In the positive voltage portion 51 during the first period of circuit operation, capacitor 55 charges to a voltage equal to the supply voltage Vs via switches 53 and 57. During the second period of circuit operation, transfer capacitor 55 is disconnected from between ground and Vs. The second electrode of transfer capacitor 55 is negatively charged and is connected to supply voltage Vs by switch 64. As a result, the first electrode of transfer capacitor 55 which is positively charged is translated to a doubled transfer voltage of (+2 Vs). The doubled transfer voltage across transfer capacitor 55 is charge shared onto reservoir capacitor 66 via switches 60 and 64. Reservoir capacitor 66 is permanently connected between power supply voltage Vs and the positive doubled output voltage, (+2 Vs) at node 61. The charge on reservoir capacitor 66 is added with the power supply voltage Vs to provide a continuous positive output voltage equal to (+2 Vs) at node 61.

In the negative voltage portion 52, during the second period of circuit operation the transfer voltage, (+2 Vs) at node 56 is charge shared onto transfer capacitor 78 via switches 64, 70 and 82. Subsequent to the second period of circuit operation, transfer capacitor 78 is disconnected from the (+2 Vs) transfer voltage. The first electrode of transfer capacitor 78 at node 71 is positively charged with respect to ground and is connected to ground during a successive first period of circuit operation. The voltage across transfer capacitor 78 is translated and the negatively charged second electrode of transfer capacitor 78 is at a voltage potential of (-2 Vs). The (-2 Vs) voltage of transfer capacitor 78 is charge shared onto reservoir capacitor 74 via switches 72 and 80. Reservoir capacitor 74 is always connected between the ground reference and node 86 to provide a continuous negative output voltage of (-2 Vs).

Charge pump 50, as disclosed in the '104 patent, may be expanded to include other voltage doubling circuit portions for further doubling the power supply voltage from 2 Vs to additional integer multiples of Vs. This requires utilization of additional components. If such a circuit extension is desired, duplicates of charge pump circuit 50 may be provided with the 2 Vs transfer voltage of charge pump 50 used as the power supply voltage for the additional circuitry.

Although the operation of the aforementioned circuits have proven acceptable in certain timepiece applications, it is found that because of design limitations, aesthetic considerations, and overall timepiece economics, these circuit designs have several drawbacks. Specifically, as it is known that advances in increased integrated circuit density have been made in recent years, and that thinner wristwatches are perceived by the consumer to be more aesthetic, much effort has been made to decrease the size of a timepiece by reducing the number of electronic components within the timepiece and including as many components on the timepiece integrated circuit chip as possible.

The H-bridge configuration of FIG. 1 is disadvantageous because it requires that both terminals of the piezoelectric alarm be isolated from the timepiece energy cell, and also that the alarm be insulated from the timepiece caseback. As it is found that a more inexpensive and less complex construction of a piezoelectric alarm transducer circuit involves the connection of the piezoelectric alarm directly to the caseback and energy cell via conducting ink or epoxy, (thereby using the timepiece caseback or bezel to produce the audible sound), use of the H-bridge configuration would require that additional contacts be made from the piezoelectric alarm to the battery. This would unnecessarily add to both the expense and the complexity of the timepiece alarm during manufacture of the timepiece. Furthermore, utilizing an H-bridge circuit limits the output voltage to approximately twice the supply voltage. Consequently, the loudness of the alarm may be unsatisfactory.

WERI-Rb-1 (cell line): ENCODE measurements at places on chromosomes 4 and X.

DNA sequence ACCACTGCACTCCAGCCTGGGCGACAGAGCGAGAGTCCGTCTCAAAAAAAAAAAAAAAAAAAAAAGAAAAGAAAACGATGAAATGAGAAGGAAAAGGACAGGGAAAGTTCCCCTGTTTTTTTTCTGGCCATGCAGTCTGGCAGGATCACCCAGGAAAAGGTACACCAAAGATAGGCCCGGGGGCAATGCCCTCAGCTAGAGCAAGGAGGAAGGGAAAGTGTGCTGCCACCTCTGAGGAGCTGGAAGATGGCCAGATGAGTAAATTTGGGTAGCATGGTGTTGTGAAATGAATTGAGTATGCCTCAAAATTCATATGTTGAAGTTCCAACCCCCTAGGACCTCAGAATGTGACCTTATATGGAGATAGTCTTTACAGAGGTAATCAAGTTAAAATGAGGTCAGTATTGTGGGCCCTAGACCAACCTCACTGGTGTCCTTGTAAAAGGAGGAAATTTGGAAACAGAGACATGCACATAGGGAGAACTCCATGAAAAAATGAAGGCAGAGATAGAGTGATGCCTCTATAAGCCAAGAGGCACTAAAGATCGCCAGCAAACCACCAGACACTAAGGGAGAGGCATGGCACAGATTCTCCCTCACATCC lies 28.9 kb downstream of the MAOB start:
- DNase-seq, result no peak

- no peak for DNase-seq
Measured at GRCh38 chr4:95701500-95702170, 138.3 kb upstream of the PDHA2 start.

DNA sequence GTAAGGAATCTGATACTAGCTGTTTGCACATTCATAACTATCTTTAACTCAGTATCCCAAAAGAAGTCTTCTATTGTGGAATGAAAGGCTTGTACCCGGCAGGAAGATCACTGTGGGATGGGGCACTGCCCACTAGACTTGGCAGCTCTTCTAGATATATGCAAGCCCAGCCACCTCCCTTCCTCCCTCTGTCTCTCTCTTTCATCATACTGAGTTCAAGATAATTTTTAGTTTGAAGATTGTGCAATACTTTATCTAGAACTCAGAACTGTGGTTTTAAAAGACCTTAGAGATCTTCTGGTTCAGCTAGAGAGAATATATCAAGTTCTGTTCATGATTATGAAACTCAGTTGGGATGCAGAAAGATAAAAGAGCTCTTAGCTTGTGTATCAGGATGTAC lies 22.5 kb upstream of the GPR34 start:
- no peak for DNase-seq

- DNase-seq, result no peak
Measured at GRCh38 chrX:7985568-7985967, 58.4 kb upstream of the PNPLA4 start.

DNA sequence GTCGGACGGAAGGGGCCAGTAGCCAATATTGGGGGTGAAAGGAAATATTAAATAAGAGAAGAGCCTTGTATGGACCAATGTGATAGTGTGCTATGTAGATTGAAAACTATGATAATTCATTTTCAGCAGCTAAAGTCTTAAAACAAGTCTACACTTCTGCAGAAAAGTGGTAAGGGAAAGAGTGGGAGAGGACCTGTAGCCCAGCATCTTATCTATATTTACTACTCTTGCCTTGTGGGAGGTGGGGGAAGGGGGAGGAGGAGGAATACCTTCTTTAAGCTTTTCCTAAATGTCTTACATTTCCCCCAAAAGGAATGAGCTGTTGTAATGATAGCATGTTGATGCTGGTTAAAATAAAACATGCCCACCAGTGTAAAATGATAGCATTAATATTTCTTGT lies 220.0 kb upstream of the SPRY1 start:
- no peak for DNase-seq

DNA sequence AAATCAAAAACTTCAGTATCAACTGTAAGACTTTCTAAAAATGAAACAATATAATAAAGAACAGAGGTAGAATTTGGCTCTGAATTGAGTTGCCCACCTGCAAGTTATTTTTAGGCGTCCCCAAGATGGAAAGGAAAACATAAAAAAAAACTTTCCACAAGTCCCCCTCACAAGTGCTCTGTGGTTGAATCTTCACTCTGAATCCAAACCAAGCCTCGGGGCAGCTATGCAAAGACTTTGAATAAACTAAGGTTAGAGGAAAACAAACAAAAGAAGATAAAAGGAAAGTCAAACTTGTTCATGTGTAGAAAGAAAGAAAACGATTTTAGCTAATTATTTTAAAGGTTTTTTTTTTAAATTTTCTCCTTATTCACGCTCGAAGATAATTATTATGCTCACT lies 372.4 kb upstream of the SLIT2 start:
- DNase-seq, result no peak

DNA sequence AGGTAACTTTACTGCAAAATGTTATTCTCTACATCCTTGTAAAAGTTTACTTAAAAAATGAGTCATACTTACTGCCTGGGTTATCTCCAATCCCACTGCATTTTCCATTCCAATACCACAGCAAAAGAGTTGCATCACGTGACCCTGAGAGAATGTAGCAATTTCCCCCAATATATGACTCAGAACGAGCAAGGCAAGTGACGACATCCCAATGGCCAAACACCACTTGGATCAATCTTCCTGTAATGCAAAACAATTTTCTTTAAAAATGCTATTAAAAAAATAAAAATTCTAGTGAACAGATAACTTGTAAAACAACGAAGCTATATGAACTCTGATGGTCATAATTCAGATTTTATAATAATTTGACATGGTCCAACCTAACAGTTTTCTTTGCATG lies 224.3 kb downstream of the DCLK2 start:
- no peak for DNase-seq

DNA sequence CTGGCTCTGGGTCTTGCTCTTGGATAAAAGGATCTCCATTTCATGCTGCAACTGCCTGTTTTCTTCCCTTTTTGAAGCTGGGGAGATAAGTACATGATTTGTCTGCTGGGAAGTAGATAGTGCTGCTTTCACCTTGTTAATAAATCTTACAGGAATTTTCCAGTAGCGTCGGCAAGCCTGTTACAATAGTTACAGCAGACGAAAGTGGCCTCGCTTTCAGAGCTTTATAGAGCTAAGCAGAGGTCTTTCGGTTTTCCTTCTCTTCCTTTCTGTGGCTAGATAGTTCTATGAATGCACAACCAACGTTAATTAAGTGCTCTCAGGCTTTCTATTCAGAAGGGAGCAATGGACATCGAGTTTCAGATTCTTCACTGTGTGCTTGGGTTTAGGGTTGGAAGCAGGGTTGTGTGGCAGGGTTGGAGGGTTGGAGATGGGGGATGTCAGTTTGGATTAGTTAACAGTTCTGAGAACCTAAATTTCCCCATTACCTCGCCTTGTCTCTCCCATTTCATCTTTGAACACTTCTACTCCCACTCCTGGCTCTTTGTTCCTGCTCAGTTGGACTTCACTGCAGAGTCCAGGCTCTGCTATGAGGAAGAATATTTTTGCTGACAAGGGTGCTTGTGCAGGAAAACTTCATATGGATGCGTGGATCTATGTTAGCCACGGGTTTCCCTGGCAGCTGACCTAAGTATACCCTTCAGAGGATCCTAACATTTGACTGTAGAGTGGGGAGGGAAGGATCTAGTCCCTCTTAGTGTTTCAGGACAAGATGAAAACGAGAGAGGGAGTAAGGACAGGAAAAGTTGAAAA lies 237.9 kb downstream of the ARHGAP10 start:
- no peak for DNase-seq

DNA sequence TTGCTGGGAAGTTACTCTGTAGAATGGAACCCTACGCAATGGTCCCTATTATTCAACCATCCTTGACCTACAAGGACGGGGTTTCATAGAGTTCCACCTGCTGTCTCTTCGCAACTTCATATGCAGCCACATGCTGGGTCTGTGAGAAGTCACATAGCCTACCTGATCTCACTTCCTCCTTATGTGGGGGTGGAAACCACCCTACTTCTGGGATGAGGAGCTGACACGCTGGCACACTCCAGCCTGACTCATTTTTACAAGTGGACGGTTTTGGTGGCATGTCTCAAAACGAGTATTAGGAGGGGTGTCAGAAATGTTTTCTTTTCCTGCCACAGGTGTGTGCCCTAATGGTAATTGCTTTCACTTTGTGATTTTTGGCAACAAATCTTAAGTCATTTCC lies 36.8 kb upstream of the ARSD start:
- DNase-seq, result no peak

The charge pump circuit of FIG. 2, while permitting higher output voltages than the H-bridge circuit, requires the use of many components, including the need for multiple capacitors. Thus, given the paramount importance of reducing the size of a timepiece, this circuit design is not optimal for driving a piezoelectric alarm.

Therefore, it is an object of the present invention to provide a high voltage output circuit and method for driving a piezoelectric alarm within a timepiece which minimizes the number of components and thus, the size of the timepiece itself.

It is another object of the present invention to minimize the number of components extraneous to the timepiece integrated circuit.

A further object of the present invention is to provide a simple and efficient means to boost voltage for driving a piezoelectric alarm without isolating the piezoelectric crystal from the battery or timepiece caseback.

SUMMARY OF THE INVENTION

Briefly stated, the circuit and method of the present invention concerns a capacitive charge pump circuit which comprises a first switching means coupled to a power supply source providing a first potential, a capacitive means coupled to the first switching means, the capacitive means being charged to substantially the first potential by operation of a first control signal coupled to the first switching means, a second switching means coupled to the capacitive means, the second switching means translating the potential across the capacitive means to a second potential, a third switching means coupled to the capacitive means, the third switching means translating the potential across the capacitive means to a third potential, a piezoelectric crystal having a first and a second electrode, the second electrode being coupled to a fourth potential, and means for alternately coupling the second switching means and the third switching means to the first electrode of the piezoelectric crystal so that the first electrode alternates between the second potential and the third potential.